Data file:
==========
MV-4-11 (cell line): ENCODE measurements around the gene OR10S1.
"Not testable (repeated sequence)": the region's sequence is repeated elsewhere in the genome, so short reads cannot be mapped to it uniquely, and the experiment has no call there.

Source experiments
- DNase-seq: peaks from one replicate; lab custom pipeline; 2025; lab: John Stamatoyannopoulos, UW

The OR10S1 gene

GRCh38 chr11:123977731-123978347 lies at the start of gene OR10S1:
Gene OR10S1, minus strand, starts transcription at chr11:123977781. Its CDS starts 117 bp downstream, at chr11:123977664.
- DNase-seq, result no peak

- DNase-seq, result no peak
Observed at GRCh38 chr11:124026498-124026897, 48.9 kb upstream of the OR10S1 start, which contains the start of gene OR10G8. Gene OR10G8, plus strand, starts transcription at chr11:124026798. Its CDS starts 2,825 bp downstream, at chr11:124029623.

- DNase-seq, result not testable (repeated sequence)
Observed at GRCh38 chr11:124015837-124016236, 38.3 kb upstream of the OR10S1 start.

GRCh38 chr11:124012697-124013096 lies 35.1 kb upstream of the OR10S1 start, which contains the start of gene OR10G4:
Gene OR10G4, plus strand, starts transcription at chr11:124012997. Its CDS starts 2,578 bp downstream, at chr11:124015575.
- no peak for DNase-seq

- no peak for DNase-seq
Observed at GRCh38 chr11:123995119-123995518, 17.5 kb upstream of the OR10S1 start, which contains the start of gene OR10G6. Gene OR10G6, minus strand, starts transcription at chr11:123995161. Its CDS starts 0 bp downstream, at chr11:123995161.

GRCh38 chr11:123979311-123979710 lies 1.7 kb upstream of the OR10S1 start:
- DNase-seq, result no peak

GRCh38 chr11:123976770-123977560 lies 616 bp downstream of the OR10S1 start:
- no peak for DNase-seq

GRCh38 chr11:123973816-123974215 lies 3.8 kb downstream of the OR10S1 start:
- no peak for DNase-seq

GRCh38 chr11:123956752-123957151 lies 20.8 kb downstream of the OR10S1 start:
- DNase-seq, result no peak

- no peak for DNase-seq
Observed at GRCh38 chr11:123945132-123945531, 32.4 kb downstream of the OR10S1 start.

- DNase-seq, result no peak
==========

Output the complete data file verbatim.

MV-4-11 (cell line): ENCODE measurements around the gene OR10S1.
"Not testable (repeated sequence)": the region's sequence is repeated elsewhere in the genome, so short reads cannot be mapped to it uniquely, and the experiment has no call there.

Source experiments
- DNase-seq: peaks from one replicate; lab custom pipeline; 2025; lab: John Stamatoyannopoulos, UW

The OR10S1 gene

GRCh38 chr11:123977731-123978347 lies at the start of gene OR10S1:
Gene OR10S1, minus strand, starts transcription at chr11:123977781. Its CDS starts 117 bp downstream, at chr11:123977664.
- DNase-seq, result no peak

- DNase-seq, result no peak
Observed at GRCh38 chr11:124026498-124026897, 48.9 kb upstream of the OR10S1 start, which contains the start of gene OR10G8. Gene OR10G8, plus strand, starts transcription at chr11:124026798. Its CDS starts 2,825 bp downstream, at chr11:124029623.

- DNase-seq, result not testable (repeated sequence)
Observed at GRCh38 chr11:124015837-124016236, 38.3 kb upstream of the OR10S1 start.

GRCh38 chr11:124012697-124013096 lies 35.1 kb upstream of the OR10S1 start, which contains the start of gene OR10G4:
Gene OR10G4, plus strand, starts transcription at chr11:124012997. Its CDS starts 2,578 bp downstream, at chr11:124015575.
- no peak for DNase-seq

- no peak for DNase-seq
Observed at GRCh38 chr11:123995119-123995518, 17.5 kb upstream of the OR10S1 start, which contains the start of gene OR10G6. Gene OR10G6, minus strand, starts transcription at chr11:123995161. Its CDS starts 0 bp downstream, at chr11:123995161.

GRCh38 chr11:123979311-123979710 lies 1.7 kb upstream of the OR10S1 start:
- DNase-seq, result no peak

GRCh38 chr11:123976770-123977560 lies 616 bp downstream of the OR10S1 start:
- no peak for DNase-seq

GRCh38 chr11:123973816-123974215 lies 3.8 kb downstream of the OR10S1 start:
- no peak for DNase-seq

GRCh38 chr11:123956752-123957151 lies 20.8 kb downstream of the OR10S1 start:
- DNase-seq, result no peak

- no peak for DNase-seq
Observed at GRCh38 chr11:123945132-123945531, 32.4 kb downstream of the OR10S1 start.

- DNase-seq, result no peak